Morphological changes of rivers of south tyrol after the little ice age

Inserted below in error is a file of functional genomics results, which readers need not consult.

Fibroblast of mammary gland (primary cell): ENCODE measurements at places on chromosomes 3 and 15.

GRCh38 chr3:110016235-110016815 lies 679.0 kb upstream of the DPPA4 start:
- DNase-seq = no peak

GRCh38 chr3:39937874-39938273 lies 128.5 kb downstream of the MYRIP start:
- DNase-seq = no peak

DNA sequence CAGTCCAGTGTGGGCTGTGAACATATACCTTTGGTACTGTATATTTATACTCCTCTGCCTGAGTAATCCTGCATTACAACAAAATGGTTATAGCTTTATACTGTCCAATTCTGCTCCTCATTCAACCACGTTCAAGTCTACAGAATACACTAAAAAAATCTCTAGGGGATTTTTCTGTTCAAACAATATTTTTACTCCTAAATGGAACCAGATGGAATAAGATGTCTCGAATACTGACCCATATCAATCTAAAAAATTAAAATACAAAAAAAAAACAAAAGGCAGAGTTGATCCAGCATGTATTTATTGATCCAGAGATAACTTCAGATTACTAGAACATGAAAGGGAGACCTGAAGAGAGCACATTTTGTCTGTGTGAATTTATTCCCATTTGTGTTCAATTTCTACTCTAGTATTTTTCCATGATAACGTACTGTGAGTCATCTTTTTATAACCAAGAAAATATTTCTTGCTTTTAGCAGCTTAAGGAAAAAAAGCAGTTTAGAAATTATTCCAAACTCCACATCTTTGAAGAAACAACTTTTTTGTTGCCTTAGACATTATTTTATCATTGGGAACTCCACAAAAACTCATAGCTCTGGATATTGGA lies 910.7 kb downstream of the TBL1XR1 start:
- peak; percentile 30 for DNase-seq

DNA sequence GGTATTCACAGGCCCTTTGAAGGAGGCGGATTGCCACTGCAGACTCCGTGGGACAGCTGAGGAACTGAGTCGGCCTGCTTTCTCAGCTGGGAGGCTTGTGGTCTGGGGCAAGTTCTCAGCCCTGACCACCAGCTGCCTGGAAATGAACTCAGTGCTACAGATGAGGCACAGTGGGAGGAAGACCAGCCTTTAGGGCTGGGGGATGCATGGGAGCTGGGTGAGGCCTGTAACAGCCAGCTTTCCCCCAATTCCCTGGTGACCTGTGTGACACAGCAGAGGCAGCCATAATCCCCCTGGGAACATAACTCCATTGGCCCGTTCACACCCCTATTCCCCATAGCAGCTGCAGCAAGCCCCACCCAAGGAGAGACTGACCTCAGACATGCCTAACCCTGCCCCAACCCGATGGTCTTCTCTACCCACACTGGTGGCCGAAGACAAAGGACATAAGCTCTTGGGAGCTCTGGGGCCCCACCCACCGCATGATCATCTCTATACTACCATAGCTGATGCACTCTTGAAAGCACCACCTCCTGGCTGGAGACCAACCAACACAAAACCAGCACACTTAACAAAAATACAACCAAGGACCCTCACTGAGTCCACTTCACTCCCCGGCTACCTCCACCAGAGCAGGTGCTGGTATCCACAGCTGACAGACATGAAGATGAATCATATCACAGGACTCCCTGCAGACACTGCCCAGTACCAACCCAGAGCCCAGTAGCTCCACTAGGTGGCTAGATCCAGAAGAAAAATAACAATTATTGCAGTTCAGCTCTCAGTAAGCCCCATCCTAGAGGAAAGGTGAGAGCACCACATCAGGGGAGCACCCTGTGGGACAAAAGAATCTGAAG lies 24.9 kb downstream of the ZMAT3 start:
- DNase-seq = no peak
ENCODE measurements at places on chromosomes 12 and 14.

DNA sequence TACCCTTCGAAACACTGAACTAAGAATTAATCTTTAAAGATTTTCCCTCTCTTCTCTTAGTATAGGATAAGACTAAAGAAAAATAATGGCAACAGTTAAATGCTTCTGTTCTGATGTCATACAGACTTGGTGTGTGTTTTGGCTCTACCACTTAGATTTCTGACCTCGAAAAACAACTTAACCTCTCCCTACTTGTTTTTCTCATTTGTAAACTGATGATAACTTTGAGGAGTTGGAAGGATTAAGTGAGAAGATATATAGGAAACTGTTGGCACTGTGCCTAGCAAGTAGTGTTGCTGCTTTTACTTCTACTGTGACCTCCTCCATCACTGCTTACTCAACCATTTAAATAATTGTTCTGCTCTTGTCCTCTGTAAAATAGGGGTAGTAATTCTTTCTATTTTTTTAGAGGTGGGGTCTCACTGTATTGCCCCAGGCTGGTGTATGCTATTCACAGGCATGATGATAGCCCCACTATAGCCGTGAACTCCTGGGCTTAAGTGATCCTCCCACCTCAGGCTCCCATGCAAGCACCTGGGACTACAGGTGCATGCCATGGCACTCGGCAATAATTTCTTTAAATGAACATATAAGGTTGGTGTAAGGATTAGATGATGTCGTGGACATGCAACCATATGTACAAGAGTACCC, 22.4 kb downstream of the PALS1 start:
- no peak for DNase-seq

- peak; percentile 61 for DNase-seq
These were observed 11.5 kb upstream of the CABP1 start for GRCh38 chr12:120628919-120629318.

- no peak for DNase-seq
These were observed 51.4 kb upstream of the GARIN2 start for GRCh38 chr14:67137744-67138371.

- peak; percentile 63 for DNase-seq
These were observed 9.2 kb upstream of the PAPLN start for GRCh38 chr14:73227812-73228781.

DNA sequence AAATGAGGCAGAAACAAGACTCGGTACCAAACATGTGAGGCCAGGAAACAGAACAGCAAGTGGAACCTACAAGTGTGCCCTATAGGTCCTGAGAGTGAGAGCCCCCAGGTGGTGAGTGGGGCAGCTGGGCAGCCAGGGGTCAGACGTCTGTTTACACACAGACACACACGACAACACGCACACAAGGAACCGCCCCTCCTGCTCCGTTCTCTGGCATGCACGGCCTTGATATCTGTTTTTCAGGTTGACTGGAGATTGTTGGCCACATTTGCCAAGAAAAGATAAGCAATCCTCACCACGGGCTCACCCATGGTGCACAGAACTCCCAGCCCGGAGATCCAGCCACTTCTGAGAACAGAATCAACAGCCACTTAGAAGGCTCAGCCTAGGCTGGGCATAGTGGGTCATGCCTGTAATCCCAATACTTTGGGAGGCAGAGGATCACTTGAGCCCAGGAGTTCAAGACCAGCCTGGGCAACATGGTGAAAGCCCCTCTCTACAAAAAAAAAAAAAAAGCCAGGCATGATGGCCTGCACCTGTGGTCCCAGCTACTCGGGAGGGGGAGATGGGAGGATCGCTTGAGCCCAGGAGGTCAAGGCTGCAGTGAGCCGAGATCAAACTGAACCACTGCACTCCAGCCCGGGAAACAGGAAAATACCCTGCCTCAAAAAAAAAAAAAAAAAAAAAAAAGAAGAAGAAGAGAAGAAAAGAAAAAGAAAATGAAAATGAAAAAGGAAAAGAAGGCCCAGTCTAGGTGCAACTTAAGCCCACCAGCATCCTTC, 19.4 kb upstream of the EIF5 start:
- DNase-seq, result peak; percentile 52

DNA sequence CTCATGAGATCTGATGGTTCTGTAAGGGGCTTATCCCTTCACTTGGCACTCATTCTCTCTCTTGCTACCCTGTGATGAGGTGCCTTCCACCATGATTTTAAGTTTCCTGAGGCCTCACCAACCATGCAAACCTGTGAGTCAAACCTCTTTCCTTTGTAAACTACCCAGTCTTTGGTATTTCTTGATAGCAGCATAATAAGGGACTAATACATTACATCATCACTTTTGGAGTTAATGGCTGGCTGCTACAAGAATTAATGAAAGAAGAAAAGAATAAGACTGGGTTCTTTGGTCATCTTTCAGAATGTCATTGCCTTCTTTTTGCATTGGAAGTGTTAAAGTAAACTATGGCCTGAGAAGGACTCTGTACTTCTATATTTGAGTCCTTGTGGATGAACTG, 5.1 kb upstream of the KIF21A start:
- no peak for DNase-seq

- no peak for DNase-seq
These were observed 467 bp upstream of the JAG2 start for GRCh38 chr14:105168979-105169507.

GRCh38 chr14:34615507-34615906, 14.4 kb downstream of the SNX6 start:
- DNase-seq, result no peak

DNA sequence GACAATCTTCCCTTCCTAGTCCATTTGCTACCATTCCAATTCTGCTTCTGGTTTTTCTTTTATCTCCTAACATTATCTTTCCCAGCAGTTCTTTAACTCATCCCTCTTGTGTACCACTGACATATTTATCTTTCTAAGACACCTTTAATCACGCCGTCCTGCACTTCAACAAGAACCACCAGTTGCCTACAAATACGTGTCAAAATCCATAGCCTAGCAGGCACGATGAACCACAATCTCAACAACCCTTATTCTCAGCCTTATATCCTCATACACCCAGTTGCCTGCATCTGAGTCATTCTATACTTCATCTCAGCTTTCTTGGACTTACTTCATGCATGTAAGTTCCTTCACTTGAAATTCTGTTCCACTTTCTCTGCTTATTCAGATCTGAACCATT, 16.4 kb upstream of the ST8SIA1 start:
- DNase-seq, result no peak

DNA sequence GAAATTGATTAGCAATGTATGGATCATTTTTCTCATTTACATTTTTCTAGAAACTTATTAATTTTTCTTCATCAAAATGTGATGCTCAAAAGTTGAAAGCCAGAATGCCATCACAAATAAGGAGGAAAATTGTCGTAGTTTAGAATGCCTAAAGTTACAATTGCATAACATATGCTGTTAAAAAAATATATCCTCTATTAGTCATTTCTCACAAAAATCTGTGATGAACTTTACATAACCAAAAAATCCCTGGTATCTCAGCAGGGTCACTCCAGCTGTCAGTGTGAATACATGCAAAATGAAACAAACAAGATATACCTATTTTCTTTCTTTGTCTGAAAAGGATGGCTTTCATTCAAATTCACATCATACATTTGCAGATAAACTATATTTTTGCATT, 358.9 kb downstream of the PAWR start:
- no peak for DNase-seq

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This thesis investigates the channel changes of Alpine rivers from the end of the Little Ice Age (1850s) to the 1950s, with the aim to determine the possible role of climatic variations occurred in this period before the onset of anthropic pressures (i.e. dams, check-dams, bank protections and gravel mining). Moreover, within a basin, connectivity plays a major role for sediment availability, transport and storage which affect the stream geomorphic change. The assessment of channel change was conducted on 17 river catchments of South Tyrol (Northern Italy), both glaciated and unglaciated, while the sediment connectivity analysis was performed on a sub-set of 6 basins. A multitemporal GIS analysis approach was adopted to assess the morphological changes (in terms of channel width and pattern) from three different sources: i) Austrian cadastral map (1858), ii) maps from the Italian Institute of Military Geography (1917-1925), iii) two aerial photo sets taken in 1945 and 1954. The assessment of sediment connectivity was carried out by the Connectivity Index, a topographic-based index which aims to identify the different sediment pathways and assess the connectivity of different parts of a catchment. The analysed river network (a total of 480 km) was subdivided into 162 morphologically homogeneous reaches (76 confined, 81 partly-confined and 5 unconfined). The statistical relationships among morphological changes and reach- and basin-scale factors were analysed by means of both univariate and multivariate methods. Overall, the analysed rivers varied their morphological pattern mostly exhibiting a shift from multi-thread/transitional to single-thread patterns, but unchanged planform type were also common. Variations in channel width varied substantially among the analysed rivers, which featured both narrowing (slightly prevailing) and widening (the least common), as well as many cases of very limited changes. The results of connectivity index analysis show that the reach-scale statistical relationship between the average connectivity index and the respective width variation is very weak and statistically not significant, although in some cases tentative trends are apparent. Channel width variations appeared statistically, although weakly, related to some morphometric variables, and significant differences emerge comparing glaciated vs unglaciated basins. Climate-related variations (glacier dynamics and channel disturbance frequency) and connectivity distribution are argued to be the dominant factors that affected channel variations. This thesis work helps us to better understand the general trends observed at the regional scale and allow us to put forward conclusions on the channel width changes occurred before the widespread, direct human modifications of river networks that took place after the 1950s in most of the Alps.
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